When it comes to first-party hardware devices, Amazon.com has quite the mixed record.
The Kindle was a massive success, and the Kindle Fire tablet soared in popularity initially (although unit sales have plunged recently, according to IDC). Amazon hasn't devoted all that much attention to its Fire tablets in recent years, although it did refresh the whole lineup last week without much fanfare. Fire Phone was an abject failure, and while Echo is interesting on a few levels it's unclear how well the Alexa-equipped speaker is actually selling. Fire TV products are compelling at their attractive price points, and Amazon is gaining share in streaming media devices.
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But beyond all of that, it still feels like even when Amazon enjoys a hit new product, it's still missing out on some opportunities.
Amazon should be pushing Prime harderThat's what Macquarie Research analyst Ben Schachter thinks. The analyst put out a research note last week (via Business Insider) expressing frustration with Amazon's hardware strategy, saying that overall it's "confusing." Even when Amazon has a popular product on its hands, the company doesn't seem to capitalize very well on it, in part because it doesn't position Amazon Prime as aggressively as it could be.
Considering Amazon's long-standing model of selling at cost with the hopes of profiting on digital and physical sales later on, this is rather peculiar. Ideally, anyone that purchases an Amazon device will go on to load up said device with digital content and hopefully use that device as a shopping portal to order everything from rechargeable batteries to socks to flat screen TVs, but that isn't always the case. Amazon devices exec Dave Limp told BI that "a large percentage" of tablets are sold to non-Prime members. Limp didn't elaborate on how many customers don't convert to Prime.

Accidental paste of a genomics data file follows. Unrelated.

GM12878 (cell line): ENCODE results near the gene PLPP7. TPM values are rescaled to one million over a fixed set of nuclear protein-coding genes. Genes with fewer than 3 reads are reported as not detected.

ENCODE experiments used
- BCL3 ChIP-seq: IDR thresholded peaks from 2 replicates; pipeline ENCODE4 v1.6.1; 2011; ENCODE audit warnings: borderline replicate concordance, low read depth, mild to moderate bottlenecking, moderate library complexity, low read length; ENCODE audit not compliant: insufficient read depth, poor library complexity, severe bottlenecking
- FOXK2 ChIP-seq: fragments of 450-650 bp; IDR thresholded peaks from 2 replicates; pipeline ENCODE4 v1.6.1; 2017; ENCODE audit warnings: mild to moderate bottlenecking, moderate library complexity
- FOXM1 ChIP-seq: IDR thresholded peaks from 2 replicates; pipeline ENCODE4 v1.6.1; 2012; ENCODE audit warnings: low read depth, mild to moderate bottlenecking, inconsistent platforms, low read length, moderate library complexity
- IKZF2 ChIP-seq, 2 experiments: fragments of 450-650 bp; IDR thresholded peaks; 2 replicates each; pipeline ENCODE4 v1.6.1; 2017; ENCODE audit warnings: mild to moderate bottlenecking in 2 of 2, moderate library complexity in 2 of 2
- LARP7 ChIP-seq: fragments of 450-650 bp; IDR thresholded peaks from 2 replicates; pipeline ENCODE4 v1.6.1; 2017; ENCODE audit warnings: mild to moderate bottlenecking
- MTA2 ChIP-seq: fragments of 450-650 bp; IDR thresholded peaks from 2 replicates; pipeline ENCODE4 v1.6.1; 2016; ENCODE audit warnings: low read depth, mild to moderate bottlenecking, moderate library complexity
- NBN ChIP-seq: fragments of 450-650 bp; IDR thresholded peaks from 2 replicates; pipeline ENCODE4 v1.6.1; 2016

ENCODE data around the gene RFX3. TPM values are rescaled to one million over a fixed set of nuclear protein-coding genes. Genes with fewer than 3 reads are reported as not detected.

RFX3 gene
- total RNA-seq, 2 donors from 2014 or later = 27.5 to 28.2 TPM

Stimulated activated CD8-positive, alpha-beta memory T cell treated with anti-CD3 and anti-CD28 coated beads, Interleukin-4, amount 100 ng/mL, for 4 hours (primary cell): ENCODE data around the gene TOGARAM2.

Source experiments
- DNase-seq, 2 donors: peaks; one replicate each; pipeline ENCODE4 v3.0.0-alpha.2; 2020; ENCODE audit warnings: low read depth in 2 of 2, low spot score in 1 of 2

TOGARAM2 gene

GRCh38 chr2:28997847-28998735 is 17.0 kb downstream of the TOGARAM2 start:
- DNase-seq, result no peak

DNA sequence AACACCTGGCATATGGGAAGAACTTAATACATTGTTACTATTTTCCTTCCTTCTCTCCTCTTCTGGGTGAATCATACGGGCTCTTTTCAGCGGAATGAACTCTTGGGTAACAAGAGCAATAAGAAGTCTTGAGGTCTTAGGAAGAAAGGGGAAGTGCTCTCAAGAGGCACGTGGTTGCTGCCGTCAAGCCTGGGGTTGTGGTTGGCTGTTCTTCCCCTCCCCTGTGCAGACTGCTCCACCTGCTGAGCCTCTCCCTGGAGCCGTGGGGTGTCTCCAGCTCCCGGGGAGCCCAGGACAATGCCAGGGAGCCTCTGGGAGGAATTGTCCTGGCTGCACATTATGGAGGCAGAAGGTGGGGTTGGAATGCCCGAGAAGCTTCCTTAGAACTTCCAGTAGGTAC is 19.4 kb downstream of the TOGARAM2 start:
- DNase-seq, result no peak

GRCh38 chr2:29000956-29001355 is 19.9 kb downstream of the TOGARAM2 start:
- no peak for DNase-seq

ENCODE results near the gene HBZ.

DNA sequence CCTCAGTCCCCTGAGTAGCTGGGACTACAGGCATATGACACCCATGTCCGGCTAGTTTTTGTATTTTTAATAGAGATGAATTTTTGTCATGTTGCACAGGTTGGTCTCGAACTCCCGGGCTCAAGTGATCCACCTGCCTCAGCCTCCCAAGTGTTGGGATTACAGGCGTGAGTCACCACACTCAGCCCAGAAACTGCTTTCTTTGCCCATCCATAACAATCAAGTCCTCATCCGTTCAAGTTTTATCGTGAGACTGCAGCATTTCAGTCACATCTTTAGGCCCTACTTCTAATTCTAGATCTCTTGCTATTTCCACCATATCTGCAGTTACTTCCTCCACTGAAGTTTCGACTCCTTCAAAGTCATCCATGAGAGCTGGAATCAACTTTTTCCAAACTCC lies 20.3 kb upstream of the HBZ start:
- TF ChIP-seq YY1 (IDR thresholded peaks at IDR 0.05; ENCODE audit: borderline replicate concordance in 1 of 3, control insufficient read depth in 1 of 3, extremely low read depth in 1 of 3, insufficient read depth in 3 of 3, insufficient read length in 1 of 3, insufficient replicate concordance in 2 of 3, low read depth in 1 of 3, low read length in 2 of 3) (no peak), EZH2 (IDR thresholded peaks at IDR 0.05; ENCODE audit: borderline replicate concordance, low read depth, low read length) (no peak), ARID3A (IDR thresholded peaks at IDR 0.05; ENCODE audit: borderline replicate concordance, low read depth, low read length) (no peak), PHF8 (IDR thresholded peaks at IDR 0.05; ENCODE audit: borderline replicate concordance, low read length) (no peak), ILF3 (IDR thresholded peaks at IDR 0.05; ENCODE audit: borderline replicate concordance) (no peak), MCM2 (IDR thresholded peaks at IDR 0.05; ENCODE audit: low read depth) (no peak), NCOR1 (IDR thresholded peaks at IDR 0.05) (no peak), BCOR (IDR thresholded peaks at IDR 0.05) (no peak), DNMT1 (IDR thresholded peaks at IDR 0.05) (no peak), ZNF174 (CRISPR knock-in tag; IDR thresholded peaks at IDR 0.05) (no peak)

If Prime isn't the differentiating factor, then what is?Schachter's concerns are particularly potent when you factor in how intensely competitive the tablet market has become. Not only does Amazon have to compete with the iPad's dominance, but even within the Android camp there are quite a few strong contenders.
In fact, buying a regular Android device instead of Amazon's forked Android device is typically a better bet anyway, since regular Android devices have access to all of the apps in Google Play, while Fire tablets only have a very limited subset. From this perspective, you could argue that Kindle Fire tablets are inferior to all other Android devices, which have all come down in price since the original Fire's early success.
Prime should be the differentiating factor. To some extent it is, since Amazon features its content front and center on its hardware, but it's more of a gentle nudge than a convincing push. We already know that Prime members are considerably more valuable to Amazon over the long run by just about any metric you want to measure, and hardware should just be a delivery vector for Prime.
Schachter also notes that all of Amazon's major peers appear to be working on virtual or augmented reality technologies, but it doesn't appear that Amazon is doing likewise. Amazon was similarly late to the virtual assistant gain, but that's probably fine since virtual assistants haven't shaken things up all that much in recent years.
Push Prime more, Amazon. You know you want to.
The article "Confusing" Really Is the Perfect Word to Describe Amazon's Hardware Strategy originally appeared on Fool.com.
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